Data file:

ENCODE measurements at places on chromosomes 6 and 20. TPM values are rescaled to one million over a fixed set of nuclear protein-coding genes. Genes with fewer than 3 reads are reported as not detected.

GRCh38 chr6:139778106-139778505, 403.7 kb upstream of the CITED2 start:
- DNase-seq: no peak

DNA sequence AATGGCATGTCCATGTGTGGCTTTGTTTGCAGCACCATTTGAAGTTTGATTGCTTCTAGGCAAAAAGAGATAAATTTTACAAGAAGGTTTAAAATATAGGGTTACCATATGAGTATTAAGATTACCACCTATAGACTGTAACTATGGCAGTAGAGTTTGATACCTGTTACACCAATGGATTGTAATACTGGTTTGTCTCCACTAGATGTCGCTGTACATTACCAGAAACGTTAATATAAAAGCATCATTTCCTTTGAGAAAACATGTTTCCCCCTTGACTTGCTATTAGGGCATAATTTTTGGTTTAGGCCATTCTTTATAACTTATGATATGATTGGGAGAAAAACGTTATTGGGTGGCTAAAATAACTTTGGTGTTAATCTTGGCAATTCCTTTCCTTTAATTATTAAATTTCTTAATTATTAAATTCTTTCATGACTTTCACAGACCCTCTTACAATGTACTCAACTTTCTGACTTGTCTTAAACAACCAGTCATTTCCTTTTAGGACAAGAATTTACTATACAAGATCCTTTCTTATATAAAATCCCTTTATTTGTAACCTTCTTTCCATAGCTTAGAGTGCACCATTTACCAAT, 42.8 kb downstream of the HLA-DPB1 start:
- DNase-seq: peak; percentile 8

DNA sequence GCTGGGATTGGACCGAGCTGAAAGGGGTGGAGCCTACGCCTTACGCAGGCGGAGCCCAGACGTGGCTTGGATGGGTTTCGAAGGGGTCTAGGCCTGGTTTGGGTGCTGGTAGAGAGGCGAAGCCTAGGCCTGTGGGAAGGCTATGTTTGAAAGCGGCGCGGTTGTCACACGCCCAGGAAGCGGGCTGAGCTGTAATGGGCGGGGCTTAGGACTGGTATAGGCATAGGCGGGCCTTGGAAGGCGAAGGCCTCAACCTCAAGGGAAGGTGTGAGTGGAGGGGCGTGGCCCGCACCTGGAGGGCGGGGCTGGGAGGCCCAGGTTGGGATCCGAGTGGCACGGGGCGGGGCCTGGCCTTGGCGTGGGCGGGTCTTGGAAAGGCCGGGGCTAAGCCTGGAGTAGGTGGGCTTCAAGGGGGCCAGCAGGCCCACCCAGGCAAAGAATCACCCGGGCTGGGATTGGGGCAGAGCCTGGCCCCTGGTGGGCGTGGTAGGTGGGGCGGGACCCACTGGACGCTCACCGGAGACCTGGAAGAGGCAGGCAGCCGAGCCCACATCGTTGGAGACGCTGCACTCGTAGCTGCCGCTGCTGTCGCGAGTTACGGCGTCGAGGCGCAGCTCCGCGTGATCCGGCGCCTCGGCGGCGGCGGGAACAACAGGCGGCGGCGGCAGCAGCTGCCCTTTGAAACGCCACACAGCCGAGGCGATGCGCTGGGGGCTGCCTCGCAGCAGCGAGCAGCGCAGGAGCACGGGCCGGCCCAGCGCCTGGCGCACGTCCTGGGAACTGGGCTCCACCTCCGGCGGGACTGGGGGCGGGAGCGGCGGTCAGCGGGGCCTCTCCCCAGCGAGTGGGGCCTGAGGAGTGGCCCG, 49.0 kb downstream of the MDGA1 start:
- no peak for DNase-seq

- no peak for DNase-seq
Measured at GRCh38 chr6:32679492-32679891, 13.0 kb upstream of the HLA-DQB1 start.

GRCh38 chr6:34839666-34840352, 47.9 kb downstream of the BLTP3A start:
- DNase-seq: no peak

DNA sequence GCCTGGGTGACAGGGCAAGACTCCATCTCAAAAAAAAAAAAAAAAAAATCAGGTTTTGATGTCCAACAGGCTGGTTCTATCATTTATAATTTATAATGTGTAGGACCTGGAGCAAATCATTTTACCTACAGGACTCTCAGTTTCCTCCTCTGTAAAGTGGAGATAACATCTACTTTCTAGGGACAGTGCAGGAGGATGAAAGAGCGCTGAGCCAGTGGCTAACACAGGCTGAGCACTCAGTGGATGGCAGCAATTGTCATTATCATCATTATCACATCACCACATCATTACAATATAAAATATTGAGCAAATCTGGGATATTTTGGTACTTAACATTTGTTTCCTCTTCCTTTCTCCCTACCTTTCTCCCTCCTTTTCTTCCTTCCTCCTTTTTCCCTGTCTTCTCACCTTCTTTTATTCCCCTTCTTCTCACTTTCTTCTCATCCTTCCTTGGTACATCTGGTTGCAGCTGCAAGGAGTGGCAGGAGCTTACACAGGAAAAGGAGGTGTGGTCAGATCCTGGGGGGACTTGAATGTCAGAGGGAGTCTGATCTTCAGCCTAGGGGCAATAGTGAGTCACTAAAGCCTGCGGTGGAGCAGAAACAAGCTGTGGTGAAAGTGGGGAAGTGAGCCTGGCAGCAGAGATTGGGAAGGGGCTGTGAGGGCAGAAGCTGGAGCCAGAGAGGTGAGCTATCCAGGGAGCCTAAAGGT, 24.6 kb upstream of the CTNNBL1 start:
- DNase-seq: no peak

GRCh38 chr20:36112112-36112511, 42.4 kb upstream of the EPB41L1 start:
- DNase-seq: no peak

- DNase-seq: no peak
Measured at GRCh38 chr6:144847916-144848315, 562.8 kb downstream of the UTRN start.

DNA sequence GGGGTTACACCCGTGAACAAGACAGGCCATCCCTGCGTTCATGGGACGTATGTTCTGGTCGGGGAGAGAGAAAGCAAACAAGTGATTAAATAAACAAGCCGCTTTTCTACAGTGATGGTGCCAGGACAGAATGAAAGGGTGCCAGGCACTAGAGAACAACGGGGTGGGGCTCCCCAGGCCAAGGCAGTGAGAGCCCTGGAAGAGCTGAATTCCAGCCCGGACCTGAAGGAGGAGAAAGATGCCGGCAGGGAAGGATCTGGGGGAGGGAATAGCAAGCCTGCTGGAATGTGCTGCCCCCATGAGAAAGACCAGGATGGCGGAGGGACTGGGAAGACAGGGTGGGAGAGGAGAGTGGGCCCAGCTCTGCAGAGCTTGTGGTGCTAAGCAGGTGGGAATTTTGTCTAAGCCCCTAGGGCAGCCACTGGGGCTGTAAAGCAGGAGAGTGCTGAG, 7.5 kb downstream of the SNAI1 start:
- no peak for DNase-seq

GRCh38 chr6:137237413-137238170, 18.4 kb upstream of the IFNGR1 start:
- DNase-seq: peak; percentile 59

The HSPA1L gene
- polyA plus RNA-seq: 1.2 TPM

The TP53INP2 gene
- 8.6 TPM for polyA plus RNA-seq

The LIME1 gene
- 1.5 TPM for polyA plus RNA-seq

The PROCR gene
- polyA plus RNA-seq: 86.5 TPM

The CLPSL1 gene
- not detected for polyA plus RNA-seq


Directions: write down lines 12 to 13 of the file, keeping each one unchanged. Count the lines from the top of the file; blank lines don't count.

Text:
DNA sequence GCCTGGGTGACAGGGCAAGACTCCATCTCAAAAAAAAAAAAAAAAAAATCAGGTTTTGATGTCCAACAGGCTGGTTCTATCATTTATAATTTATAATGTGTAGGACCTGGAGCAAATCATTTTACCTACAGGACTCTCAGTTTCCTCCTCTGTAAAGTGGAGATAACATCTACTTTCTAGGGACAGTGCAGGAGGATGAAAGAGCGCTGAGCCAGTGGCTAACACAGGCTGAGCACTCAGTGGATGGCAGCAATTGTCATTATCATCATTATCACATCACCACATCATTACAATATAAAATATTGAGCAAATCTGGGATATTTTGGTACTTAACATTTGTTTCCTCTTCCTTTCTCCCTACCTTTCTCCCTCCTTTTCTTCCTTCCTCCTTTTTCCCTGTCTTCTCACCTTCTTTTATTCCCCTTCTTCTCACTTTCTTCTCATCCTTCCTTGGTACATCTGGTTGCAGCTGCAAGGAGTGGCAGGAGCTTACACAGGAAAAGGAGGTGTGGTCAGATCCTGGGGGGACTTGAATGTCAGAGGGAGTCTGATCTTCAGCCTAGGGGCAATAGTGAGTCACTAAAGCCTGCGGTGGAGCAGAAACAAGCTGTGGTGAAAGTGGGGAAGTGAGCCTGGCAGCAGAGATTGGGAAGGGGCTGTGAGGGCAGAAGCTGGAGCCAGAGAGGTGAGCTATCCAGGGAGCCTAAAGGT, 24.6 kb upstream of the CTNNBL1 start:
- DNase-seq: no peak